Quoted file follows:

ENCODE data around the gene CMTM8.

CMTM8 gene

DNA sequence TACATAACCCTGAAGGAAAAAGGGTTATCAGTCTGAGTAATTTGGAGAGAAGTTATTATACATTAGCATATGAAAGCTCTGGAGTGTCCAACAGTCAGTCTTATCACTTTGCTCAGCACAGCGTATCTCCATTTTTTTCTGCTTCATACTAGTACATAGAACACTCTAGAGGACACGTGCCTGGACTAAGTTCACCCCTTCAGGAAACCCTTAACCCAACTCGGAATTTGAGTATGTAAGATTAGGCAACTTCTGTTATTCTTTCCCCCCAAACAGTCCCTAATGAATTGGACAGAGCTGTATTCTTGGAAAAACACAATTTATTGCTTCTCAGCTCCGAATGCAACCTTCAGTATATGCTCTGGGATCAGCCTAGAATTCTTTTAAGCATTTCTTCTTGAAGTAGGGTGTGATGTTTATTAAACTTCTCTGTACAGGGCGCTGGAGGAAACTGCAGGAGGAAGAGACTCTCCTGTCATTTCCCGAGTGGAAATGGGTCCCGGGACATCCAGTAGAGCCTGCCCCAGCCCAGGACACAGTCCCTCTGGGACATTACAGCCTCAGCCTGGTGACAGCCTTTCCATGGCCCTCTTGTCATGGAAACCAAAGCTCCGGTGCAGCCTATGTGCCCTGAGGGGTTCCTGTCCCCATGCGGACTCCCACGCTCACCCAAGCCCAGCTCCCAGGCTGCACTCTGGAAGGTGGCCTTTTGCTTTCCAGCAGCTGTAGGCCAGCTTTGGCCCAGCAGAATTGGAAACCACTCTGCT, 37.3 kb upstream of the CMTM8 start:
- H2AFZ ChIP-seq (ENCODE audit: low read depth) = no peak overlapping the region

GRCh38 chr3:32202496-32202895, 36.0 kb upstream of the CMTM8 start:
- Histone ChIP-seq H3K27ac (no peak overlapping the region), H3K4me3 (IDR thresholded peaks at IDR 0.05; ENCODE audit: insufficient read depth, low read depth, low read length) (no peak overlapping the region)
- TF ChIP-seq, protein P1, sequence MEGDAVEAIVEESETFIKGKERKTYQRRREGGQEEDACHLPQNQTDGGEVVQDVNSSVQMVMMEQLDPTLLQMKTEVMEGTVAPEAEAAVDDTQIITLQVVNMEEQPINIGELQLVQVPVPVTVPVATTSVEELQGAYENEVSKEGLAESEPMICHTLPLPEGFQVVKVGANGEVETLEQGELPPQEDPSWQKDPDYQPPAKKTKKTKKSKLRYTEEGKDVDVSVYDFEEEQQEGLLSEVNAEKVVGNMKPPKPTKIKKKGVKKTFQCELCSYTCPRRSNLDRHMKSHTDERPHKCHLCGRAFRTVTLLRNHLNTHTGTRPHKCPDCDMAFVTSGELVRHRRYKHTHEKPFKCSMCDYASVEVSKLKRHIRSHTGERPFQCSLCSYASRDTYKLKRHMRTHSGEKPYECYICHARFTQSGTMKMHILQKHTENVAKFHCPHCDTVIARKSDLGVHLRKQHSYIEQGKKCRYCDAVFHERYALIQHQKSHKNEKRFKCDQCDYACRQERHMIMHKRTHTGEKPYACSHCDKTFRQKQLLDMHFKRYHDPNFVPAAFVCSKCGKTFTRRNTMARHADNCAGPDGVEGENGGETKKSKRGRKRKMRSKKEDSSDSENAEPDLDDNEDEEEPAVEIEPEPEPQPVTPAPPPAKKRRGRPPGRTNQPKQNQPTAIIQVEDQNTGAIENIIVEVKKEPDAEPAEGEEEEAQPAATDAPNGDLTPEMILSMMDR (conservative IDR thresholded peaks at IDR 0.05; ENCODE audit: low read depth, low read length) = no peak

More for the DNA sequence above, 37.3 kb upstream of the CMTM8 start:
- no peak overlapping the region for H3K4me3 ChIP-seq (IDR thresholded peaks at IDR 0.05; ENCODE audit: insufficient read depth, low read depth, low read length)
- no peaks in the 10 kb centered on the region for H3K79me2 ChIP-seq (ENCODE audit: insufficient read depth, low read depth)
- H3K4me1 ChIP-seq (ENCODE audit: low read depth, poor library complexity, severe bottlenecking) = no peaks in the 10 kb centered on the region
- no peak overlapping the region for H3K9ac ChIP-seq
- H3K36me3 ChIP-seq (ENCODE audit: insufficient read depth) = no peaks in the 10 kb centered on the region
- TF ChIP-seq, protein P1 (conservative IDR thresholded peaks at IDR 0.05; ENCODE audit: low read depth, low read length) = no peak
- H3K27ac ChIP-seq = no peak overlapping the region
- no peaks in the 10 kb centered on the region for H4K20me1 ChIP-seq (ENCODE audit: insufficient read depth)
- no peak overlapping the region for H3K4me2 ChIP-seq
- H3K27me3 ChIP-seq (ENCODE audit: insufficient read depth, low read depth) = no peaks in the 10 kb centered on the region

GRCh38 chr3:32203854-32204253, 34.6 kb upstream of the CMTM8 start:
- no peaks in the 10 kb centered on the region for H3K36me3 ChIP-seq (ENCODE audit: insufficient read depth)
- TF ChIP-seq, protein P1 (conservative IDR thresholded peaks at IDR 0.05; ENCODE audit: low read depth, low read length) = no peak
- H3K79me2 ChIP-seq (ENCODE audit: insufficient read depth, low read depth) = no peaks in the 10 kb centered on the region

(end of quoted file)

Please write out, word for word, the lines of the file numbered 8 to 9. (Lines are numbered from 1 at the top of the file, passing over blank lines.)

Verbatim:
More for the DNA sequence above, 37.3 kb upstream of the CMTM8 start:
- no peak overlapping the region for H3K4me3 ChIP-seq (IDR thresholded peaks at IDR 0.05; ENCODE audit: insufficient read depth, low read depth, low read length)